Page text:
It is also likely that if the maneuvering system is found to be unstable, they don't want to get it anywhere near another satellite.
     
  8. Sep 7, 2007 #1848 of 2718
    Chip Moody

    Chip Moody Legend

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    Yeah, so much so that I feel compelled to say "Oh, duh!" :)

    Thanks...

    - Chip
     
  9. Sep 7, 2007 #1849 of 2718
    kaysersoze

    kaysersoze Duplicate User (Account Closed)

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    So are we talking about 2 different kinds of transmissions, because I thought the sat was being tested prior to being at the 102.6 slot?
     
  10. Sep 7, 2007 #1850 of 2718
    Smthkd

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    102.6 is the testing slot! The permanent slot will be 102.8 (unless they get they final approval for 102.775. They already have temporary permission for this slot - 102.775- until the approval)!
     
  11. Sep 7, 2007 #1851 of 2718
    Ken984

    Ken984 Active Member

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    Bossier...
    The length of time it took Spaceway 1 to drift was probably due to the fact it was in service and broadcasting, if they moved it faster it may have disrupted service. Hopefully it will be as "quick" as they have said "3 days".
     
  12. Sep 7, 2007 #1852 of 2718
    MIAMI1683

    MIAMI1683 New Member

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    Lefty or Ken, once the move is started (assuming it hasn't) will there be alot of time spent trying to get the orbit perfectly circular again?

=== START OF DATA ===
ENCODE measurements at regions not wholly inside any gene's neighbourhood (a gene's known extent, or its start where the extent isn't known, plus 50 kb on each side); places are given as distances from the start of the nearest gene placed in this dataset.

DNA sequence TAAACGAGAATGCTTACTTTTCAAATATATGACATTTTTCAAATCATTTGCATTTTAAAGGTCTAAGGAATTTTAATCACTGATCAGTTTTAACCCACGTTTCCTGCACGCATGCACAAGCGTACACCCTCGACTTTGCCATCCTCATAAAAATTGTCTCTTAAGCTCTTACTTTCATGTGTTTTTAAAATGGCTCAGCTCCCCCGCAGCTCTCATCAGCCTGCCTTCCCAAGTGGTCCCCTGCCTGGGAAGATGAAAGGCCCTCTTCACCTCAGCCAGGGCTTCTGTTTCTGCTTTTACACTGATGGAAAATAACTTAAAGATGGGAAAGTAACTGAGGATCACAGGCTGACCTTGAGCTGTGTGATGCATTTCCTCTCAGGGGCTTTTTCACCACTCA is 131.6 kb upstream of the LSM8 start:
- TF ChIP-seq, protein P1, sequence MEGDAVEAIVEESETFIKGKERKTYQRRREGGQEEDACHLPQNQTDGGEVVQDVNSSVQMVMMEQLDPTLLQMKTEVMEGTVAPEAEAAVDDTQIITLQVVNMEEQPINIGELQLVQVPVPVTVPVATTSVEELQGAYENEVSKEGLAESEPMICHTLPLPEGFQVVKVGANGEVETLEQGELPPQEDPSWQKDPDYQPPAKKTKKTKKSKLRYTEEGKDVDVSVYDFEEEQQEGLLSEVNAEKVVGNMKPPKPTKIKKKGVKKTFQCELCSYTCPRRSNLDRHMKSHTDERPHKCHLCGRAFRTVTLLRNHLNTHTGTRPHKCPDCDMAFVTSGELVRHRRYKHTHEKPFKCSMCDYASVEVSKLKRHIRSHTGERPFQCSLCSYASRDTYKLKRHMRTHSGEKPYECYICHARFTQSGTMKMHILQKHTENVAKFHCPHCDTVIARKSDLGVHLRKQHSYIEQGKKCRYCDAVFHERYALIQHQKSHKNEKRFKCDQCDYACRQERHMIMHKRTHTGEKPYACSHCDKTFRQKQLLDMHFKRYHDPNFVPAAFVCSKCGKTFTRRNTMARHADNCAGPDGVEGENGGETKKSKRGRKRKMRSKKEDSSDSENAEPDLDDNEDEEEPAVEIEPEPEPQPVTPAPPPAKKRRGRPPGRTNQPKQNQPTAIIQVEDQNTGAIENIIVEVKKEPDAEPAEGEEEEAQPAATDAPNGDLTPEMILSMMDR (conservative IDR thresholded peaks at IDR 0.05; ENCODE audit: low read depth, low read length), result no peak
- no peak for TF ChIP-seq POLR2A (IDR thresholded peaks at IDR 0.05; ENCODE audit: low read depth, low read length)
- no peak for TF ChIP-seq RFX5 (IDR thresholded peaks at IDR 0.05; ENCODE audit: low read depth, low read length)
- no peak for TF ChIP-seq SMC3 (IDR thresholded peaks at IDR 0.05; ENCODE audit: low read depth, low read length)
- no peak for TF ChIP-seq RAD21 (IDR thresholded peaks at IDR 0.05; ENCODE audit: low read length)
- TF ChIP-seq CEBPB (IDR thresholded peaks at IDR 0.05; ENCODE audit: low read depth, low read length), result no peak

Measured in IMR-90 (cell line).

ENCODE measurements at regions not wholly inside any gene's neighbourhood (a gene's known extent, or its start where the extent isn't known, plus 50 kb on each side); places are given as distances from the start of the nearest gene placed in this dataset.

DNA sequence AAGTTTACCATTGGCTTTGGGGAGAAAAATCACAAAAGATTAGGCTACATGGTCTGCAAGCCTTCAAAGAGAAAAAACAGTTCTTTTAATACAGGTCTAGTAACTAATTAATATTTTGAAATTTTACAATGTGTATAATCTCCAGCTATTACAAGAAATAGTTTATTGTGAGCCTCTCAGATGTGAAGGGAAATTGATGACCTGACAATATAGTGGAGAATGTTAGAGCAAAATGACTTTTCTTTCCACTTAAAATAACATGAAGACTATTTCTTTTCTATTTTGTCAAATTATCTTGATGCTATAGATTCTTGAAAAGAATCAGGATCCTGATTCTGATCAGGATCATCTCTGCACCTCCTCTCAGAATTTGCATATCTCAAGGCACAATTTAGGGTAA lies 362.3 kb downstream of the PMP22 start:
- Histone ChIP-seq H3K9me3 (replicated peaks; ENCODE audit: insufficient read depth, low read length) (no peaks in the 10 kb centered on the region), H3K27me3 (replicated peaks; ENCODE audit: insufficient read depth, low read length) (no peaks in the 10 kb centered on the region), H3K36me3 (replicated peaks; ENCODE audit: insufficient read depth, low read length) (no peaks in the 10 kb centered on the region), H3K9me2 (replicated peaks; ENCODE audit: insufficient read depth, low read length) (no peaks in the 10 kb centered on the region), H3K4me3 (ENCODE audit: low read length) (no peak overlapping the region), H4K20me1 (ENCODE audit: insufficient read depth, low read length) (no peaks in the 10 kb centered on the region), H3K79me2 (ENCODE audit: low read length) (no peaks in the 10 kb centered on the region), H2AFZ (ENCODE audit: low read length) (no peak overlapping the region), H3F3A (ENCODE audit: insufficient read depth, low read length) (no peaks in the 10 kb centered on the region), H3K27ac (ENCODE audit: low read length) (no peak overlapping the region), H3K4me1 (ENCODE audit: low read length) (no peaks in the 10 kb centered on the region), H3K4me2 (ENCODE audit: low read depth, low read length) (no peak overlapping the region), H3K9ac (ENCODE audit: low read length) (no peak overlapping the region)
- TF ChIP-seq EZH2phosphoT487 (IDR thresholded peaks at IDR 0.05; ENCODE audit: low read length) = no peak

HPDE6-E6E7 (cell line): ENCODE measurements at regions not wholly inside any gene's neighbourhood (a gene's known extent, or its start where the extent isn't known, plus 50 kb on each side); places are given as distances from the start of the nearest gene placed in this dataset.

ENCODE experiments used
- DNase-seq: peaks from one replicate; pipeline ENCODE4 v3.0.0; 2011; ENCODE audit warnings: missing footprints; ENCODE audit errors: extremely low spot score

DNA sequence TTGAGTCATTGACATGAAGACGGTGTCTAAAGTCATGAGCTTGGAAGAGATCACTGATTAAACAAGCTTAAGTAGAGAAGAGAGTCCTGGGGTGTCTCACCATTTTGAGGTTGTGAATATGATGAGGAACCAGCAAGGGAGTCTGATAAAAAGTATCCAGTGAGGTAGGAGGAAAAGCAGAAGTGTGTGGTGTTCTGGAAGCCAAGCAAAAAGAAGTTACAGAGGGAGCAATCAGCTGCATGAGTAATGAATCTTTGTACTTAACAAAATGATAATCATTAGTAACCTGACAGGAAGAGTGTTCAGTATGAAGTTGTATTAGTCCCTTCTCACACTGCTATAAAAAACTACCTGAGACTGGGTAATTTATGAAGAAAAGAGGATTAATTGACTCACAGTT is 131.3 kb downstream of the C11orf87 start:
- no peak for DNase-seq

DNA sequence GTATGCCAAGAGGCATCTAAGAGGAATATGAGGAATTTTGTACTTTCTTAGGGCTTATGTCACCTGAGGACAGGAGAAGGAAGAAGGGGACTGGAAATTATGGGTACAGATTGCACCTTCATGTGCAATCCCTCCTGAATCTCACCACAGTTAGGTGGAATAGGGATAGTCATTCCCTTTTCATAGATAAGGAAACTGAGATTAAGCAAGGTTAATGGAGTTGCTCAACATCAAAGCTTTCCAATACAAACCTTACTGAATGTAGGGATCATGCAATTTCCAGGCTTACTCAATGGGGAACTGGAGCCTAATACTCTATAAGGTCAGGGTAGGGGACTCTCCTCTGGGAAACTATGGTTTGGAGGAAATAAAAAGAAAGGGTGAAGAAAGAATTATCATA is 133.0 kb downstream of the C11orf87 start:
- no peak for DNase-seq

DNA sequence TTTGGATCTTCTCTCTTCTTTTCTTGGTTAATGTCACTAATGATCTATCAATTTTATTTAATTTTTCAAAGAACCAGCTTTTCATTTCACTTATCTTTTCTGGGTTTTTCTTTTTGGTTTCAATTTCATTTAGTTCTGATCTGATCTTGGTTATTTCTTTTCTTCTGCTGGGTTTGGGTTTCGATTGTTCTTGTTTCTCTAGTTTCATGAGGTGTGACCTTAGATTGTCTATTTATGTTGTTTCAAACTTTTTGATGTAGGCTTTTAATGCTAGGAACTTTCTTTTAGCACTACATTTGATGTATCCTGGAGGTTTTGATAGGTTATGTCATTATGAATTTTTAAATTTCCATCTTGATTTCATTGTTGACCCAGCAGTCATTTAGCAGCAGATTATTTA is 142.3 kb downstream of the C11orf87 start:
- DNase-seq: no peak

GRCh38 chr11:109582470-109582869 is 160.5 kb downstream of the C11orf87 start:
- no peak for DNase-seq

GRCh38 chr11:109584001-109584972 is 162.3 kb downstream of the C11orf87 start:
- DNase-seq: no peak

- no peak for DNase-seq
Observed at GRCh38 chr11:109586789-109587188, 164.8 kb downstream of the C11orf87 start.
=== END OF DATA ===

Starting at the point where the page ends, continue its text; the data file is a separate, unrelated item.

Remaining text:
13. Sep 7, 2007 #1853 of 2718
    LameLefty

    LameLefty I used to be a rocket scientist

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    It depends on how precisely they can increase apogee to begin the drift, then decrease it again to slide back into a correct GSO altitude at the operational slot, without inducing any other major disruptions to the orbit (such as increasing inclination). We won't know until "the Move" starts, and I don't think it has yet unless new TLEs come out showing a major change in position.

    I'm going to be out of the office doing my real job most of this morning, so I'll trust Ken, Don and the others to post info as it turns up. :)
     
  14. Sep 7, 2007 #1854 of 2718
    donshan

    donshan Godfather